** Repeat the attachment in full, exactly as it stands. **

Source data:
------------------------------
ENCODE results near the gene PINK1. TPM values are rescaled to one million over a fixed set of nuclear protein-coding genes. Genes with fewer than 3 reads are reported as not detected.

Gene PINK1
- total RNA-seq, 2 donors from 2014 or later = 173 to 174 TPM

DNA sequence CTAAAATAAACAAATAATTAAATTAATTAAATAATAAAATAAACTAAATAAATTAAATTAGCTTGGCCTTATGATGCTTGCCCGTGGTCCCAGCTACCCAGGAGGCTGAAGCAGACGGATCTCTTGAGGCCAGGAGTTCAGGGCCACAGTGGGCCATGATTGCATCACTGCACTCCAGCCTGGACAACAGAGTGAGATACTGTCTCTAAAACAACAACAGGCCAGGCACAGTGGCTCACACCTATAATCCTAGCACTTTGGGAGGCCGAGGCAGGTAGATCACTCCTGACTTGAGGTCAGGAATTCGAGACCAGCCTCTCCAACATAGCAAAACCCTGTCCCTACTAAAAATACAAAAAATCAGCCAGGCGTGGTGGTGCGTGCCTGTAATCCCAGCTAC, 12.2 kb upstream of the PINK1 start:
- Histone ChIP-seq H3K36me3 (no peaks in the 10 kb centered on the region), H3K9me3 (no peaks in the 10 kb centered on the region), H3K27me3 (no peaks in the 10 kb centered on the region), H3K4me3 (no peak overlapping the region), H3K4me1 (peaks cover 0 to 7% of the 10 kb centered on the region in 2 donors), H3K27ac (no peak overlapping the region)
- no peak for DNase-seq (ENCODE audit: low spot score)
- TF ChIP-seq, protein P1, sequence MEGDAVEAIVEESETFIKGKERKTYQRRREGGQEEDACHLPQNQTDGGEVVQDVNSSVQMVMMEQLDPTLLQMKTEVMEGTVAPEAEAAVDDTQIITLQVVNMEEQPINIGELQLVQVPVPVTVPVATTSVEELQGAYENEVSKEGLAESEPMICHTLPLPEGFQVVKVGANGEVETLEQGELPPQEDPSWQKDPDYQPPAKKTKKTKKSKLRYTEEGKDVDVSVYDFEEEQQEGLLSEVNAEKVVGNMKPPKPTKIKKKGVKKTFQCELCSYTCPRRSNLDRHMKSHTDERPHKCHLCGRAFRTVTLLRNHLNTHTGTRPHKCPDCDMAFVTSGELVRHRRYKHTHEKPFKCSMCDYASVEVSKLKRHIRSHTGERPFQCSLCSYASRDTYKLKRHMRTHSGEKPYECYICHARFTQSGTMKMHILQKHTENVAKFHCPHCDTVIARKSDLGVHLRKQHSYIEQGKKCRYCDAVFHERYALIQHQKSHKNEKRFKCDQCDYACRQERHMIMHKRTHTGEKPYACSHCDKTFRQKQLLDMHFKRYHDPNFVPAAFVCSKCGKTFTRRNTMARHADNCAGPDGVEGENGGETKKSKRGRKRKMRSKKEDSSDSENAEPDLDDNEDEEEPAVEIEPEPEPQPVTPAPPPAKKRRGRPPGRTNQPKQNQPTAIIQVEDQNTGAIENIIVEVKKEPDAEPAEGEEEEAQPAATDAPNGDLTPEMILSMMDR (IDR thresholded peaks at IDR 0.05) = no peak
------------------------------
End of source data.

ENCODE results near the gene PINK1. TPM values are rescaled to one million over a fixed set of nuclear protein-coding genes. Genes with fewer than 3 reads are reported as not detected.

Gene PINK1
- total RNA-seq, 2 donors from 2014 or later = 173 to 174 TPM

DNA sequence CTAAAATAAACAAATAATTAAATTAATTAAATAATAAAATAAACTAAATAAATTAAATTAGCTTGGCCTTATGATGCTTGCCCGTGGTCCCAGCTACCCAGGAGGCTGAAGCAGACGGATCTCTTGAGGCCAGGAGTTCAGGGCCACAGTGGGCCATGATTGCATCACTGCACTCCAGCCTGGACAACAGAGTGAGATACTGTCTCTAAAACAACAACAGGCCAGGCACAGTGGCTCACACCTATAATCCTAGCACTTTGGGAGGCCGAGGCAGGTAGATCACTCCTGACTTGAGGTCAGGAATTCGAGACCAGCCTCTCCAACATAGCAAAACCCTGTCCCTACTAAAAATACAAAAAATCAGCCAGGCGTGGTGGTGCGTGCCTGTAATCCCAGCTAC, 12.2 kb upstream of the PINK1 start:
- Histone ChIP-seq H3K36me3 (no peaks in the 10 kb centered on the region), H3K9me3 (no peaks in the 10 kb centered on the region), H3K27me3 (no peaks in the 10 kb centered on the region), H3K4me3 (no peak overlapping the region), H3K4me1 (peaks cover 0 to 7% of the 10 kb centered on the region in 2 donors), H3K27ac (no peak overlapping the region)
- no peak for DNase-seq (ENCODE audit: low spot score)
- TF ChIP-seq, protein P1, sequence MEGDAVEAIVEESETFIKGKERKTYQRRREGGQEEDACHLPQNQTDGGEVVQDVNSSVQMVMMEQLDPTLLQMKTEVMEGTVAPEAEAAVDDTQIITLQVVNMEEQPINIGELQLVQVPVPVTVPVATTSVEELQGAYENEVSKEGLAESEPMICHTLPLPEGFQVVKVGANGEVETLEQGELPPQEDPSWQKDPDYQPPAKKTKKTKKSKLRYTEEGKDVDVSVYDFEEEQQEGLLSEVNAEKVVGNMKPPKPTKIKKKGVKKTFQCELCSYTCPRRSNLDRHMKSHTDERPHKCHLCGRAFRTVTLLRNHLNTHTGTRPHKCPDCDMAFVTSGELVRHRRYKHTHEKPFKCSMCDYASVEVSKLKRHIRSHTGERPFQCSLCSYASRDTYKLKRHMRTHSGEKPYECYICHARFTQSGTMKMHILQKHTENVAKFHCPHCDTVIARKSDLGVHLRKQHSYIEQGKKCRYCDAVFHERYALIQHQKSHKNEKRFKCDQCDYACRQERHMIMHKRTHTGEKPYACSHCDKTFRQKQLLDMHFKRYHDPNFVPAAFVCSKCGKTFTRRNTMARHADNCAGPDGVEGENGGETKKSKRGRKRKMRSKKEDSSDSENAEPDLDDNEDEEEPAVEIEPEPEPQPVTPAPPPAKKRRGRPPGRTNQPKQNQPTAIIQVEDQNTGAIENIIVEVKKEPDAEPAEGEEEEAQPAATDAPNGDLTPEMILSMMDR (IDR thresholded peaks at IDR 0.05) = no peak